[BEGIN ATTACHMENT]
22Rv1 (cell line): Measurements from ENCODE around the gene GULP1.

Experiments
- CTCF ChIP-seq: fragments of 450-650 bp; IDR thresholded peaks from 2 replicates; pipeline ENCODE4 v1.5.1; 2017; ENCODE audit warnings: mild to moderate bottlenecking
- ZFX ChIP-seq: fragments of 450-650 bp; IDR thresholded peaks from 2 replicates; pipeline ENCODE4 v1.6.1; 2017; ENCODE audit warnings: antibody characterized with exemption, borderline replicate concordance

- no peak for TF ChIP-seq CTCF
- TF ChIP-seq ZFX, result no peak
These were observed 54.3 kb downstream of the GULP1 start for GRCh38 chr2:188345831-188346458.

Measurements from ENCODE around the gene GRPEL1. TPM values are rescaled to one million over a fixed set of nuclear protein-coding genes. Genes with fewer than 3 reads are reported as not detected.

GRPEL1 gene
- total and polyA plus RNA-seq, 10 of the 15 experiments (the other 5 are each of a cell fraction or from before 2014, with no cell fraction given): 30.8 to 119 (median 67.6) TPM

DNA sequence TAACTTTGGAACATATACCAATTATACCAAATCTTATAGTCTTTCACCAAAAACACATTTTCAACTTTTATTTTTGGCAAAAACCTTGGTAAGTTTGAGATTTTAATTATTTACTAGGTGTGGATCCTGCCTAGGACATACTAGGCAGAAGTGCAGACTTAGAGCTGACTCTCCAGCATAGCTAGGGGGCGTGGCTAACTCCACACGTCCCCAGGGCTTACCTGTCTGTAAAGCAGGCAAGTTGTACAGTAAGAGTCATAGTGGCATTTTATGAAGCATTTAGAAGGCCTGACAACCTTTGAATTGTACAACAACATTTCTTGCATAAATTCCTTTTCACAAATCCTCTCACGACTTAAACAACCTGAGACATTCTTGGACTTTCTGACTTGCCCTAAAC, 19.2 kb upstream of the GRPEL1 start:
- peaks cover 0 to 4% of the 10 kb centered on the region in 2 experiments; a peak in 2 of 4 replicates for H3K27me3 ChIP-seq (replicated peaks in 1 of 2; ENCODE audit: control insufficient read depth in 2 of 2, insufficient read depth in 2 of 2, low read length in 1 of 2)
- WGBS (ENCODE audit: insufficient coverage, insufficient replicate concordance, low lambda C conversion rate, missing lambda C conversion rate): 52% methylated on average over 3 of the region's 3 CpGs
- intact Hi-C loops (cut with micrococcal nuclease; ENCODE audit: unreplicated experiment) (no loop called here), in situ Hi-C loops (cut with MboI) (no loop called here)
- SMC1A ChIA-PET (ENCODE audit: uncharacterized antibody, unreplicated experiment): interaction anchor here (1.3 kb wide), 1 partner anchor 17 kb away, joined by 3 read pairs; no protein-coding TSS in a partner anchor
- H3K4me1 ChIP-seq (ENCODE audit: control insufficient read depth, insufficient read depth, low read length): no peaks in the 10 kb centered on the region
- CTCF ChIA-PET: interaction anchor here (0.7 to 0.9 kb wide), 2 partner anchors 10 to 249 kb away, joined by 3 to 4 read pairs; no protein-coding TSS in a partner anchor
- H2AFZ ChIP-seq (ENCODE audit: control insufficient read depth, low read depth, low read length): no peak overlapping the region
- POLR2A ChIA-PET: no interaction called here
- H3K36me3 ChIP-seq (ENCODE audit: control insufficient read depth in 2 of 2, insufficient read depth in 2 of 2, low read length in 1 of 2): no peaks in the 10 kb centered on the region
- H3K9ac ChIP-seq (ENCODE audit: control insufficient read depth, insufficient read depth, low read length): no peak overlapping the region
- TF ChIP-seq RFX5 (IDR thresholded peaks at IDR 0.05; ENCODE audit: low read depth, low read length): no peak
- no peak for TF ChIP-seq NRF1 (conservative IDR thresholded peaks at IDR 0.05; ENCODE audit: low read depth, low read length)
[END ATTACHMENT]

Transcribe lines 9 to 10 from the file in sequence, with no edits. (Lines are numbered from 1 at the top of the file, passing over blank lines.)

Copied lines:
GRPEL1 gene
- total and polyA plus RNA-seq, 10 of the 15 experiments (the other 5 are each of a cell fraction or from before 2014, with no cell fraction given): 30.8 to 119 (median 67.6) TPM